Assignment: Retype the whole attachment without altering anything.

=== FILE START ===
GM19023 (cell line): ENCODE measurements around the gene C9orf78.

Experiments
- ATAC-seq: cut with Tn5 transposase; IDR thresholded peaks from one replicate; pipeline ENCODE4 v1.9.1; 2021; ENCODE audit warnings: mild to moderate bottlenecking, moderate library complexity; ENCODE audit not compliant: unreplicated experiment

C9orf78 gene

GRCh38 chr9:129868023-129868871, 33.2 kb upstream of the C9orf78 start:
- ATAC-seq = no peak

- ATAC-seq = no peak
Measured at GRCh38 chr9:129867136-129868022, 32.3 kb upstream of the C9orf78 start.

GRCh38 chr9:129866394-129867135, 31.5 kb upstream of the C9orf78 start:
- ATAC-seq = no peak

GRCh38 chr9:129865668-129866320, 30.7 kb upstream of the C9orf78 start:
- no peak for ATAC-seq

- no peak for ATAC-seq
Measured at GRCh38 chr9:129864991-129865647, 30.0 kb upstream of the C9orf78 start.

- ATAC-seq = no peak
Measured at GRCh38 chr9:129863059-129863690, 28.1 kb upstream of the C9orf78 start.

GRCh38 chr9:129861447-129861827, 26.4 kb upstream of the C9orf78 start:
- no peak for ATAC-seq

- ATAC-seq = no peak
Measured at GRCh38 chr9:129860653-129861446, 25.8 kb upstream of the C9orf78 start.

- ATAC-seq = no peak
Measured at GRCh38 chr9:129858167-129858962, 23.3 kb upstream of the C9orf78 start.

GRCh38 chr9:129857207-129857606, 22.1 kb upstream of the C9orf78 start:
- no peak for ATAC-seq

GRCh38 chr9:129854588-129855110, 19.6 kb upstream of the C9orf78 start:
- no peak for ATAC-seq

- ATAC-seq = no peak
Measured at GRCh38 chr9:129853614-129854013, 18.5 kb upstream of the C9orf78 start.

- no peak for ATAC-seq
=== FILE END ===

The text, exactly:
GM19023 (cell line): ENCODE measurements around the gene C9orf78.

Experiments
- ATAC-seq: cut with Tn5 transposase; IDR thresholded peaks from one replicate; pipeline ENCODE4 v1.9.1; 2021; ENCODE audit warnings: mild to moderate bottlenecking, moderate library complexity; ENCODE audit not compliant: unreplicated experiment

C9orf78 gene

GRCh38 chr9:129868023-129868871, 33.2 kb upstream of the C9orf78 start:
- ATAC-seq = no peak

- ATAC-seq = no peak
Measured at GRCh38 chr9:129867136-129868022, 32.3 kb upstream of the C9orf78 start.

GRCh38 chr9:129866394-129867135, 31.5 kb upstream of the C9orf78 start:
- ATAC-seq = no peak

GRCh38 chr9:129865668-129866320, 30.7 kb upstream of the C9orf78 start:
- no peak for ATAC-seq

- no peak for ATAC-seq
Measured at GRCh38 chr9:129864991-129865647, 30.0 kb upstream of the C9orf78 start.

- ATAC-seq = no peak
Measured at GRCh38 chr9:129863059-129863690, 28.1 kb upstream of the C9orf78 start.

GRCh38 chr9:129861447-129861827, 26.4 kb upstream of the C9orf78 start:
- no peak for ATAC-seq

- ATAC-seq = no peak
Measured at GRCh38 chr9:129860653-129861446, 25.8 kb upstream of the C9orf78 start.

- ATAC-seq = no peak
Measured at GRCh38 chr9:129858167-129858962, 23.3 kb upstream of the C9orf78 start.

GRCh38 chr9:129857207-129857606, 22.1 kb upstream of the C9orf78 start:
- no peak for ATAC-seq

GRCh38 chr9:129854588-129855110, 19.6 kb upstream of the C9orf78 start:
- no peak for ATAC-seq

- ATAC-seq = no peak
Measured at GRCh38 chr9:129853614-129854013, 18.5 kb upstream of the C9orf78 start.

- no peak for ATAC-seq